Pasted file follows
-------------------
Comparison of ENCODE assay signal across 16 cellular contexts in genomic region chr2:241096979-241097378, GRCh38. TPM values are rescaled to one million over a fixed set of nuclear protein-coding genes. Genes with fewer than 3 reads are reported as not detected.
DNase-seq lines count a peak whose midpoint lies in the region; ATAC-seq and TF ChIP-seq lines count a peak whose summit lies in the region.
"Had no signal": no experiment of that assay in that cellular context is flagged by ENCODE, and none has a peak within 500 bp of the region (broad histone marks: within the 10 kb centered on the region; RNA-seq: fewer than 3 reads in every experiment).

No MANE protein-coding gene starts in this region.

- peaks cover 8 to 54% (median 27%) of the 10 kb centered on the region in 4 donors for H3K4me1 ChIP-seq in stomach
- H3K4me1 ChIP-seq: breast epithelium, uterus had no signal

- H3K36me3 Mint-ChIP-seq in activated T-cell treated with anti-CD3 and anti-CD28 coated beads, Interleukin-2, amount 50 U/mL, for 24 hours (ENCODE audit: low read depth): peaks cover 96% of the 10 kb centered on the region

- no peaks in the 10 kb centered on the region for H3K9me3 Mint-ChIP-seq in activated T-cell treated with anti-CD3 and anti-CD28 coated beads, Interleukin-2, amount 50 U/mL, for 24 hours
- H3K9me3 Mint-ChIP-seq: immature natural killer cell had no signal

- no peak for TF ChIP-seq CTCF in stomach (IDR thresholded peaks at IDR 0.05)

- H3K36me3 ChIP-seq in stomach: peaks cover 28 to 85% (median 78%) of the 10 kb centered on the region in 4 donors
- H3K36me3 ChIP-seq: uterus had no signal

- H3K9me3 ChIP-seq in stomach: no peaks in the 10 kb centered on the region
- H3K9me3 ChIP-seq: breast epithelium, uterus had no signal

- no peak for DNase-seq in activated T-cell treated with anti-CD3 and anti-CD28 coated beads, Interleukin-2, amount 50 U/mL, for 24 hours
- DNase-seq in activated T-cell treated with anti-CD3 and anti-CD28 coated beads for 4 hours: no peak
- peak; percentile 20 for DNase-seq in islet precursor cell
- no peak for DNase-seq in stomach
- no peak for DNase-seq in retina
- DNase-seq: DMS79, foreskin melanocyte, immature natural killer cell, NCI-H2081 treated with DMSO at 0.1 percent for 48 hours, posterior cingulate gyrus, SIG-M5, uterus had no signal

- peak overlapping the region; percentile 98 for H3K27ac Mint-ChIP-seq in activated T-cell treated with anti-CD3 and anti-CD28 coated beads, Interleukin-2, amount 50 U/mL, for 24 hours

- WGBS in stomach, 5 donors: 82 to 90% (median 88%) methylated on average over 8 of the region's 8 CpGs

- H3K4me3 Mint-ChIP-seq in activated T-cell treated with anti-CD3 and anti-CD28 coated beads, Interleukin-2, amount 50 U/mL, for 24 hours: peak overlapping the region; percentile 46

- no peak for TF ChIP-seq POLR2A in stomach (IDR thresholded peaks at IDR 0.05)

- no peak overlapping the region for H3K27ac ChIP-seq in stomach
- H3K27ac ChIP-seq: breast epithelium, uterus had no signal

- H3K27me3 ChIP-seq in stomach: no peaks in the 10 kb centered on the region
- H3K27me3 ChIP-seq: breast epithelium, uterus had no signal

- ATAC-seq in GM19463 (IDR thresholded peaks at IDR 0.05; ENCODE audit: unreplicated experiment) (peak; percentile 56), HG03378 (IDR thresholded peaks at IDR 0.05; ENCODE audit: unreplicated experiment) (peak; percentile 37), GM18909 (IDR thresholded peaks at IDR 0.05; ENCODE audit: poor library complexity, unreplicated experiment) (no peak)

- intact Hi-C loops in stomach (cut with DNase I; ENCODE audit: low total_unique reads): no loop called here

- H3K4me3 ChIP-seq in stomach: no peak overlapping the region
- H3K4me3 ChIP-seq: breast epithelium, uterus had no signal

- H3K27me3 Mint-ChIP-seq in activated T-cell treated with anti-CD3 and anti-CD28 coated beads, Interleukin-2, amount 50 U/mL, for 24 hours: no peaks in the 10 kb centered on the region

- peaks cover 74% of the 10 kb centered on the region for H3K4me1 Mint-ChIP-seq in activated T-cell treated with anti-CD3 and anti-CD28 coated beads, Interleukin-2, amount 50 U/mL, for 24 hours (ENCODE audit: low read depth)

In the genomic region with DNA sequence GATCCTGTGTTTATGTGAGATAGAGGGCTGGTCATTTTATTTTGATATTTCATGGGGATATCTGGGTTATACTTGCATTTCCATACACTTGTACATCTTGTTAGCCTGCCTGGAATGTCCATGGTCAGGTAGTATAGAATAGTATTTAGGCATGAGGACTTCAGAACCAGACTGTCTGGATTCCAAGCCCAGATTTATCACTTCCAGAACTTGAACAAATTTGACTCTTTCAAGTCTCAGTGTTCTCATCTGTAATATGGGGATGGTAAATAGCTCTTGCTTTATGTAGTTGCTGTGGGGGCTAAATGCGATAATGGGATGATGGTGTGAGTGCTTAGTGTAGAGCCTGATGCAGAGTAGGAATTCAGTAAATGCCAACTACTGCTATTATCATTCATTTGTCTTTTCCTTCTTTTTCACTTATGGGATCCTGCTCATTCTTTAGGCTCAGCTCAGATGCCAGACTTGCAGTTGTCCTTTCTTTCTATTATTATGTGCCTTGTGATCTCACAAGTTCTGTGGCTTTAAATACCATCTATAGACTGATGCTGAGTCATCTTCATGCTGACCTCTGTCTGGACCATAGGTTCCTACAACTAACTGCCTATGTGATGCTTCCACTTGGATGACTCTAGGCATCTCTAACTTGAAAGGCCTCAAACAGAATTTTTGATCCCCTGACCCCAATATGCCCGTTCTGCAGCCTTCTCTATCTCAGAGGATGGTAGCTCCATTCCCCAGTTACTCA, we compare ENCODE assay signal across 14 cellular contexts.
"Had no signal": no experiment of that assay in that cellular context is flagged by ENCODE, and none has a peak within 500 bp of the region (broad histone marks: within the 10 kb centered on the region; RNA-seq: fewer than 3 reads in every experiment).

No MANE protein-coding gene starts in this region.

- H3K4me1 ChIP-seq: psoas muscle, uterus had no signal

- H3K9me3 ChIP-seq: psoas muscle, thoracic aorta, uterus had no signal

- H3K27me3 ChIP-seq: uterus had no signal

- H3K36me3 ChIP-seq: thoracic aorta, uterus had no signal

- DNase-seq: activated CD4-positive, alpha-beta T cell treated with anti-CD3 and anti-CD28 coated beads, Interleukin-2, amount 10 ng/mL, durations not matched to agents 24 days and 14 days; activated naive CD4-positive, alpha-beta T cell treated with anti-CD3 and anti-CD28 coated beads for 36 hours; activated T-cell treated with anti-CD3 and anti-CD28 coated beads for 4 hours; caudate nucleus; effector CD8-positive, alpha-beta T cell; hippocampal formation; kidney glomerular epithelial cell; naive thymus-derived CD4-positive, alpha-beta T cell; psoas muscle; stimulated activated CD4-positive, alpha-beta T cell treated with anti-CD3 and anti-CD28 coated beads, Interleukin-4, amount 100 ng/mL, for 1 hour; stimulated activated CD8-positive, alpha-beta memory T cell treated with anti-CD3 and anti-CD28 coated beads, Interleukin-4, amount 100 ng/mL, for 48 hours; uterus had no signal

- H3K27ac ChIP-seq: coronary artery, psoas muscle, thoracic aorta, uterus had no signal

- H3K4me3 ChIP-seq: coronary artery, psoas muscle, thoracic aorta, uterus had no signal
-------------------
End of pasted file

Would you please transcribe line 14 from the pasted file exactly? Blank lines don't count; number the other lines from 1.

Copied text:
- H3K9me3 ChIP-seq: breast epithelium, uterus had no signal